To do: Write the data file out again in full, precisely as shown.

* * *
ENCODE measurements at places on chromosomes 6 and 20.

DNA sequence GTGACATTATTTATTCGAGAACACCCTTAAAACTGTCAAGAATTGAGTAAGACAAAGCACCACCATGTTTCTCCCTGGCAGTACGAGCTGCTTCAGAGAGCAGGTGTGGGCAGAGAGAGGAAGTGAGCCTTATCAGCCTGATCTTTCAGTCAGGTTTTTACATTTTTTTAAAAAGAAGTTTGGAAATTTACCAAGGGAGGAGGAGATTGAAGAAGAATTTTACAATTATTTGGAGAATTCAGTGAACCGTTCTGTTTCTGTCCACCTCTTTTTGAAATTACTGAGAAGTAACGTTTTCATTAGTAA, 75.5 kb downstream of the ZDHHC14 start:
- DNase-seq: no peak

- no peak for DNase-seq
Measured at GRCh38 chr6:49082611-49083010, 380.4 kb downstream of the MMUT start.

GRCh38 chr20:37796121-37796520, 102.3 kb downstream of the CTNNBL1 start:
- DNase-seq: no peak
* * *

ENCODE measurements at places on chromosomes 6 and 20.

DNA sequence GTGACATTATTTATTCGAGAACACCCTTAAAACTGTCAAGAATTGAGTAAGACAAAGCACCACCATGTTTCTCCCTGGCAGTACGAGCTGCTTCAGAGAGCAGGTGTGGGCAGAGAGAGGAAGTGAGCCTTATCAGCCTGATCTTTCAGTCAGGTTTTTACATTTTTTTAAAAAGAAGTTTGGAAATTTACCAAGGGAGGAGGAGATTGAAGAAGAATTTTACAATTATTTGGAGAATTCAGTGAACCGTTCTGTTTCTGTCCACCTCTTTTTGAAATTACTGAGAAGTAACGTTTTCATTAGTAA, 75.5 kb downstream of the ZDHHC14 start:
- DNase-seq: no peak

- no peak for DNase-seq
Measured at GRCh38 chr6:49082611-49083010, 380.4 kb downstream of the MMUT start.

GRCh38 chr20:37796121-37796520, 102.3 kb downstream of the CTNNBL1 start:
- DNase-seq: no peak